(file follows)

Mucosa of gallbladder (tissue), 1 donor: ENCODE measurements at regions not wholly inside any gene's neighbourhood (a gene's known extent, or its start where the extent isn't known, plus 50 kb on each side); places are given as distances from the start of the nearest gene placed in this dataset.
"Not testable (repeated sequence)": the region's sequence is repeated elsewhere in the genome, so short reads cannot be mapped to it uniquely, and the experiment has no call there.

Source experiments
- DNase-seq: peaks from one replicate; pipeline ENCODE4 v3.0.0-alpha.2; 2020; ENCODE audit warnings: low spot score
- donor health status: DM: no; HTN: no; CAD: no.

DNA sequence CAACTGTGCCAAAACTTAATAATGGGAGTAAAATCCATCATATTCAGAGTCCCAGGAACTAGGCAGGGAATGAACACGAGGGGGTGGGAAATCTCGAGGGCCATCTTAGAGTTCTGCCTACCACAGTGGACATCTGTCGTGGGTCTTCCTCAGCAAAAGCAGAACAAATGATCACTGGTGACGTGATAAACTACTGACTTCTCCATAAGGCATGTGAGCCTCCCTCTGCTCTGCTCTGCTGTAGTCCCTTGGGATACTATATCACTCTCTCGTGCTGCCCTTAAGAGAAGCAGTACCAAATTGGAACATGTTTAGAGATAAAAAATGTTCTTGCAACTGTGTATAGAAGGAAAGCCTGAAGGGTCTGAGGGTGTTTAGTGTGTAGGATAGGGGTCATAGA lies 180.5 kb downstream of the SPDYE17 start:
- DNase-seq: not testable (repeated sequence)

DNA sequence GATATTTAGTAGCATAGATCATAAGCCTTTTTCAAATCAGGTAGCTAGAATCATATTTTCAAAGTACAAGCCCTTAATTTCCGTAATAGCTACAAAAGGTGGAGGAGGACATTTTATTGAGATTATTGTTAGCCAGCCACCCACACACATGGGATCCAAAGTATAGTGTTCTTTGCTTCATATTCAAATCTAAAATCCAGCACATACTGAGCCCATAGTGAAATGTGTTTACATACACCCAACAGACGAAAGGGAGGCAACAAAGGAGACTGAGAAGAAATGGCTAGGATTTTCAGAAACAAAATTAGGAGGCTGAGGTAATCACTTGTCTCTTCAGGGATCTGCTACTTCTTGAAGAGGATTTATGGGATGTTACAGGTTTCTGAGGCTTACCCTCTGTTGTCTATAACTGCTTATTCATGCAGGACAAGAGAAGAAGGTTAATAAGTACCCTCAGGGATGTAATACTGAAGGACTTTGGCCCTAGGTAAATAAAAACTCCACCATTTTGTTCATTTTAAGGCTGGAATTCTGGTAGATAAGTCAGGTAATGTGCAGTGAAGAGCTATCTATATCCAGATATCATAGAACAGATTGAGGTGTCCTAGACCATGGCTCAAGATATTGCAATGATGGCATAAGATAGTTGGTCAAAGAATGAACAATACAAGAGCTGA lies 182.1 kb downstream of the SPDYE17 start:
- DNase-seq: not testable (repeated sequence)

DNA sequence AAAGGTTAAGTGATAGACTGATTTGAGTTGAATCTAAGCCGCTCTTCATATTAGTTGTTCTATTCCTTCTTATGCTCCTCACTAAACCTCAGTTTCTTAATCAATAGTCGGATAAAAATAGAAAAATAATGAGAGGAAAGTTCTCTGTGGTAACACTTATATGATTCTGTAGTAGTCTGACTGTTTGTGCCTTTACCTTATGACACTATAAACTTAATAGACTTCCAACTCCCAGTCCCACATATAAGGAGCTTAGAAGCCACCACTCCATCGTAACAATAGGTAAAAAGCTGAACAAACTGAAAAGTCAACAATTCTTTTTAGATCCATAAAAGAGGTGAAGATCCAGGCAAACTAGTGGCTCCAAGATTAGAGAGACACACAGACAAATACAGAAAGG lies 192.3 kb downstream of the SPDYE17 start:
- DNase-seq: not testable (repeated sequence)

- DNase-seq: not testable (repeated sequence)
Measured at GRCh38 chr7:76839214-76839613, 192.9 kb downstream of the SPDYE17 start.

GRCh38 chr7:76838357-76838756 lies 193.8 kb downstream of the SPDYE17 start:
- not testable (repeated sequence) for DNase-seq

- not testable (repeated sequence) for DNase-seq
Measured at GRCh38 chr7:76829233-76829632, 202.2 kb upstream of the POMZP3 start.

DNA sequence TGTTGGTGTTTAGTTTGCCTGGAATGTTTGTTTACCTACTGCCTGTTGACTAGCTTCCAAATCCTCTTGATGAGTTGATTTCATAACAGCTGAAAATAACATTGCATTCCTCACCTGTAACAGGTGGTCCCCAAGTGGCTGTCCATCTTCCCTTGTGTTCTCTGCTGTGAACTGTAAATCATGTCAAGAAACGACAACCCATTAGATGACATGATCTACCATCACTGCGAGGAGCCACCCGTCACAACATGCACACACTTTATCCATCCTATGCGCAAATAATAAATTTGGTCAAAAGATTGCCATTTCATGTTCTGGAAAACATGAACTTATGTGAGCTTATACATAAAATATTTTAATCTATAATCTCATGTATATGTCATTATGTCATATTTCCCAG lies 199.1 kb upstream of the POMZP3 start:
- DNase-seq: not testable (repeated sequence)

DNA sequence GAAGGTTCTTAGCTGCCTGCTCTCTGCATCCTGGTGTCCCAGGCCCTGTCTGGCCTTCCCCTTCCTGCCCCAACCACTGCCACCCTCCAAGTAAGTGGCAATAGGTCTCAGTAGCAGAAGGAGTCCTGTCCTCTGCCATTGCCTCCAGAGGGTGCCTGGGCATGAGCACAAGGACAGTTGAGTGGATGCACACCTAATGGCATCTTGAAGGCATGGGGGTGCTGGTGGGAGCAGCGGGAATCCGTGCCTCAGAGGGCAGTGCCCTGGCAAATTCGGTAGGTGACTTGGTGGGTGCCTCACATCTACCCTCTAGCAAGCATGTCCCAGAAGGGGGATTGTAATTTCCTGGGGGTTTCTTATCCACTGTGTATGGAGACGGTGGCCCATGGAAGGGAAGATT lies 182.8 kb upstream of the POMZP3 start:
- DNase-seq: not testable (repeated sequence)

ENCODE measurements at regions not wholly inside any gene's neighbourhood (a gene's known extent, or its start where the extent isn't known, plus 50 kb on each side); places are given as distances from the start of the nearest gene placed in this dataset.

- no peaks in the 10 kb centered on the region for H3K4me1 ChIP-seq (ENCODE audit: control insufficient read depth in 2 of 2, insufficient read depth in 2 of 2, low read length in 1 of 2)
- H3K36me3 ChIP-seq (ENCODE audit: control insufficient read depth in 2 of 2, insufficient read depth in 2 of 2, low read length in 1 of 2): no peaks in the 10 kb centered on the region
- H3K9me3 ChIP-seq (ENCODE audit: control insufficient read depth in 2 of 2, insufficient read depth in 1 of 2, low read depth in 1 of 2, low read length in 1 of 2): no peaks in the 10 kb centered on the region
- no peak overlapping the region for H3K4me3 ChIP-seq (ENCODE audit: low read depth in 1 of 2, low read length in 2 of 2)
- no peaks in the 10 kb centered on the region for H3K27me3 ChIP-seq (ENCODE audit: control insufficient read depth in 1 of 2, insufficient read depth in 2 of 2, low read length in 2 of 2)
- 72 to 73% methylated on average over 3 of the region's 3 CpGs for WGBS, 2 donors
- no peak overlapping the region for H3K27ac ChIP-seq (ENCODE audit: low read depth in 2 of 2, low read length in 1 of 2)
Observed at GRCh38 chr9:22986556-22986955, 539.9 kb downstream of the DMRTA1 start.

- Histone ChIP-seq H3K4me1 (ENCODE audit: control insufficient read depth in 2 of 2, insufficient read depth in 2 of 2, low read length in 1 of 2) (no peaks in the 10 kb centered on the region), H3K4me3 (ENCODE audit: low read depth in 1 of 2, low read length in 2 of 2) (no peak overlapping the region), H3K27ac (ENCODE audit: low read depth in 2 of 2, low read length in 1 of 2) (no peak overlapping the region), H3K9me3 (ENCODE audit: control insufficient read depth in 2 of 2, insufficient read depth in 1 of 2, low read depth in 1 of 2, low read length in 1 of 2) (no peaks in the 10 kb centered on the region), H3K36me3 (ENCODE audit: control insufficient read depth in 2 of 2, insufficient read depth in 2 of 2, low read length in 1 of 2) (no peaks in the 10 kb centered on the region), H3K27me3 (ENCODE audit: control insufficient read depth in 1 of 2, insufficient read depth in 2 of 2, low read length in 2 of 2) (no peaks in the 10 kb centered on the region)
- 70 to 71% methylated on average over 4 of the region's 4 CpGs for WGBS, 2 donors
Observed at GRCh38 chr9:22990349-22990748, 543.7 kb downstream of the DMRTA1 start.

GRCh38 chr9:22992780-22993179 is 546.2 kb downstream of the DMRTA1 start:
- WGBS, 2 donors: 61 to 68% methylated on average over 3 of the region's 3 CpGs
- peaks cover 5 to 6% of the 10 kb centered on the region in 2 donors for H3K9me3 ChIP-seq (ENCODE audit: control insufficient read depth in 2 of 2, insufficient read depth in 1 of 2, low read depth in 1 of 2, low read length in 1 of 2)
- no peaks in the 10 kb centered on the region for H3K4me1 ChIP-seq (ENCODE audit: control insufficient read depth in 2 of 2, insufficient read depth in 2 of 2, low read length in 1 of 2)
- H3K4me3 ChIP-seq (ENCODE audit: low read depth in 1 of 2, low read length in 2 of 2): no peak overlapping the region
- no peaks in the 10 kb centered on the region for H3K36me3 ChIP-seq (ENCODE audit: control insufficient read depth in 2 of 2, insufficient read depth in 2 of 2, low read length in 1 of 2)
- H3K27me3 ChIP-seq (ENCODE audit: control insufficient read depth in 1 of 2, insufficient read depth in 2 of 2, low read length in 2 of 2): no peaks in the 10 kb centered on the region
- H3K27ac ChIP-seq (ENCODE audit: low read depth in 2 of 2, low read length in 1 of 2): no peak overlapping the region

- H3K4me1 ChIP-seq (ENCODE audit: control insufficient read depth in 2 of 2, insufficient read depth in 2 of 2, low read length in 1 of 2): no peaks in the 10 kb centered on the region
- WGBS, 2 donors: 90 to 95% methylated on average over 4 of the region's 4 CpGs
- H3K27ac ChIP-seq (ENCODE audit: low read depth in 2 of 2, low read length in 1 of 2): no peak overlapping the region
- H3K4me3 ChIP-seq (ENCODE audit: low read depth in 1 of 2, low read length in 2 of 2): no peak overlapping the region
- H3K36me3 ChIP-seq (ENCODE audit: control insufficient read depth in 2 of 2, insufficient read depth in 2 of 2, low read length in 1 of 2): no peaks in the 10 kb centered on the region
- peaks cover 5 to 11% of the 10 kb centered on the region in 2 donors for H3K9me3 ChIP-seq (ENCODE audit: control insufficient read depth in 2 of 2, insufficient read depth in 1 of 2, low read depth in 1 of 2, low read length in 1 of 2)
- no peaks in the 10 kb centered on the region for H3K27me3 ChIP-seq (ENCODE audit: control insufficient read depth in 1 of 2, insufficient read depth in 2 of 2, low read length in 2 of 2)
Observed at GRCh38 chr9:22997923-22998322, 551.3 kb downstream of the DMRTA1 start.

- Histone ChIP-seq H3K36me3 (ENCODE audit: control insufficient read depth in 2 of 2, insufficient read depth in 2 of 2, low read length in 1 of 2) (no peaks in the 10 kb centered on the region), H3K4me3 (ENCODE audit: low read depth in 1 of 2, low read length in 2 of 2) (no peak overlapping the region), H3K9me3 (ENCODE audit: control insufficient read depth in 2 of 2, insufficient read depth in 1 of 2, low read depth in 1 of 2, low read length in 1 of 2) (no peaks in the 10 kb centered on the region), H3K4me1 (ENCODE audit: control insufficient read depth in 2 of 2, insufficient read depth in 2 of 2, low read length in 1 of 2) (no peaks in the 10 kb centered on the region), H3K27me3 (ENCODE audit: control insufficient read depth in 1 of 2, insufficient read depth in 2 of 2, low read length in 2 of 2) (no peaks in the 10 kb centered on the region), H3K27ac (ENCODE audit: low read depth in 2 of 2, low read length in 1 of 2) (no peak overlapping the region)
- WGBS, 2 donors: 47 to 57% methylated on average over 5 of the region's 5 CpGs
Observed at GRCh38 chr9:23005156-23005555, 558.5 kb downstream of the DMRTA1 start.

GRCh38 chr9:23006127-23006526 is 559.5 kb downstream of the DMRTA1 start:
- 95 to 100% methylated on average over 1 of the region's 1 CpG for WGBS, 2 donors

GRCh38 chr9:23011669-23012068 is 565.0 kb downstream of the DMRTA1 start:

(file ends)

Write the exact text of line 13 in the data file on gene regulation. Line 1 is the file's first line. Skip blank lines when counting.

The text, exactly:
Measured at GRCh38 chr7:76839214-76839613, 192.9 kb downstream of the SPDYE17 start.